As wildfires flare up across West, research highlights risk of ecological change
One of Jonathan Coop's first vivid memories as a child was watching the flames of the 1977 La Mesa Fire in north-central New Mexico. The human-caused fire burned more than 15,000 acres of pine forests in the Bandelier National Monument and areas surrounding the Los Alamos National Laboratory.
Now a forest ecologist and professor at Western Colorado University, Coop studies the ecological effects of fire on forests in the Southwest United States. He's also the lead author of a new scientific synthesis about how wildfires drive changes in forest vegetation across the United States. Sean Parks—research ecologist with the USDA Forest Service, Rocky Mountain Research Station—and Camille Stevens-Rumann, assistant professor in the Department of Forest and Rangeland Stewardship at Colorado State University, are co-authors of the synthesis.
"Wildfire-driven forest conversion in Western North American landscapes," was published July 1 in BioScience.
The new paper, with contributions from more than 20 researchers, uncovers common themes that scientists are reporting, including increasing impacts of wildfires amid climate change from the borderlands of Mexico and Arizona to the boreal forests of Canada.
Following high-severity fire, scientists have found forest recovery may increasingly be compromised by lack of tree seed sources, warmer and drier post-fire climate and more frequent reburning.
"In an era of climate change and increasing wildfire activity, we really can't count on forests to come back the way they were before the fire," said Coop. "Under normal circumstances, forest systems have built-in resilience to disturbance—they can take a hit and bounce back. But circumstances aren't normal anymore."
The loss of resilience means that fire can catalyze major, lasting changes. As examples, boreal conifer forests can be converted to deciduous species, and ponderosa pine forests in the southwest may give way to oak scrub. These changes, in turn, lead to consequences for wildlife, watersheds and local economies.
'Assisted migration' an option in some cases, places
Researchers said that in places where the most apparent vegetation changes are occurring, such as the Southwest U.S. and in Colorado, land managers are already exploring ways to help forests adapt by planting tree species that are better suited to the emerging climatic conditions following severe fire.
"In places where changes are not quite so visible, including Montana and Idaho, those conversations are still happening," said Stevens-Rumann. "In these large landscapes where trees are not coming back, you have to start getting creative."
Parks, who often uses data collected in protected areas to study wildfire patterns, causes and consequences, said some fires can be good, creating openings for wildlife, helping forests rejuvenate and reducing fuel loads.
"However, some fires can result in major changes to the types of vegetation," he said, adding that this is particularly true for high-severity wildfires when combined with the changing climate. "Giving managers information about where and how climate change and wildfires are most likely to affect forest resilience will help them develop adaptation strategies to maintain healthy ecosystems."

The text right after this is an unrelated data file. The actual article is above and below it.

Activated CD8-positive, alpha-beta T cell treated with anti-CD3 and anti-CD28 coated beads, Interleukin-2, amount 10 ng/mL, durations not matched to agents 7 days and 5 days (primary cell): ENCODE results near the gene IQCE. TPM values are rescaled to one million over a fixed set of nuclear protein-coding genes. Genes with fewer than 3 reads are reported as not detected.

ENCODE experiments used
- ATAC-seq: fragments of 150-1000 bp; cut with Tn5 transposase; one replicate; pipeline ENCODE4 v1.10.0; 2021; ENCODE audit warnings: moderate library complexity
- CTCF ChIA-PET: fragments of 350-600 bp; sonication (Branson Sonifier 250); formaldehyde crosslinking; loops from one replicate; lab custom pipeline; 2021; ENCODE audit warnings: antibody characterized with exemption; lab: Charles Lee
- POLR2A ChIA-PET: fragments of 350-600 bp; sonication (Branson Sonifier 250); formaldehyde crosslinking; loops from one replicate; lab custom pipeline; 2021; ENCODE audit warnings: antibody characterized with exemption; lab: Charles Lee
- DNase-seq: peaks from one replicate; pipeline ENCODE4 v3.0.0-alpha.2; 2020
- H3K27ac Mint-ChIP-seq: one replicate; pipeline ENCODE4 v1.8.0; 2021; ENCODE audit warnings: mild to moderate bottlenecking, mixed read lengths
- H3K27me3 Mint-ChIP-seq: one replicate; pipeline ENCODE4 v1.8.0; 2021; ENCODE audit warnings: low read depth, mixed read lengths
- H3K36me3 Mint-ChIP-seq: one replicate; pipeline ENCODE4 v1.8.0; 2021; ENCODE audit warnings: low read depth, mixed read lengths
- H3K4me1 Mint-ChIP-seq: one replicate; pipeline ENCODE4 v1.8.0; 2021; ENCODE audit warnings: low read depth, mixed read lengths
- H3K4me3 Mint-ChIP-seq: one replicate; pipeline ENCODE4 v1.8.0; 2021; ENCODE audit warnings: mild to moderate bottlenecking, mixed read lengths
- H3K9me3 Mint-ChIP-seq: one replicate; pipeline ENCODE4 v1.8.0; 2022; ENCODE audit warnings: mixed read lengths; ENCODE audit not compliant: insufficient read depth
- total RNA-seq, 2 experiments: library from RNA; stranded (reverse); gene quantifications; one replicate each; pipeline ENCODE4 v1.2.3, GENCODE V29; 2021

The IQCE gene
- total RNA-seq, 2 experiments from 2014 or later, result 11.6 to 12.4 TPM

Stevens-Rumann said that land managers have largely continued to operate in the way they've done in the past, replacing fire-killed trees with the same species. "Given the effects of climate change, we need to start being much more creative," she said. "Let's try something different and come up with solutions that allow natural processes to happen and interact with landscapes in different ways."
Coop said that ecologists and managers are beginning to develop a suite of approaches to increase forest resilience in an era of accelerating change.
One approach that he said he's partial to is allowing fires to burn under benign or moderate fire weather conditions—similar to what happens in a prescribed burn—which results in forests that are less prone to high-severity fire because of reduced fuel loads and patchy landscapes. This is also known as managing wildfire for resource objectives, an approach that researchers said is cost-efficient, allowing managers to treat more acres.
"Increasingly, we're realizing you either have the fires you want and can influence or you're stuck with these giant fires where, like hurricanes, there's no shaping their path," said Coop.
Loss of forests is personal
For many of the researchers involved in this synthesis, the issues being analyzed are personal.
Before becoming a scientist, Stevens-Rumann spent three years on a USDA Forest Service "Hotshot" crew, specializing in fighting fires in hard-to-access and dangerous terrain. Parks grew up in Colorado and California and acknowledges seeing changes in the forests and landscapes he grew up with.
Coop said he's seen an incredible amount of forest lost in the Jemez Mountains where he grew up. The La Mesa fire was only the first in a series of increasingly large and severe fires, culminating with the 140,000-acre Las Conchas fire in 2011. Within the footprint of Las Conchas, less than a quarter of the landscape is still forested.
"Seeing these things unfold over my lifetime, I don't know if I ever really could have imagined it," he said. "I've borne witness to these very dramatic changes unfolding in the one place that I really know best on Earth."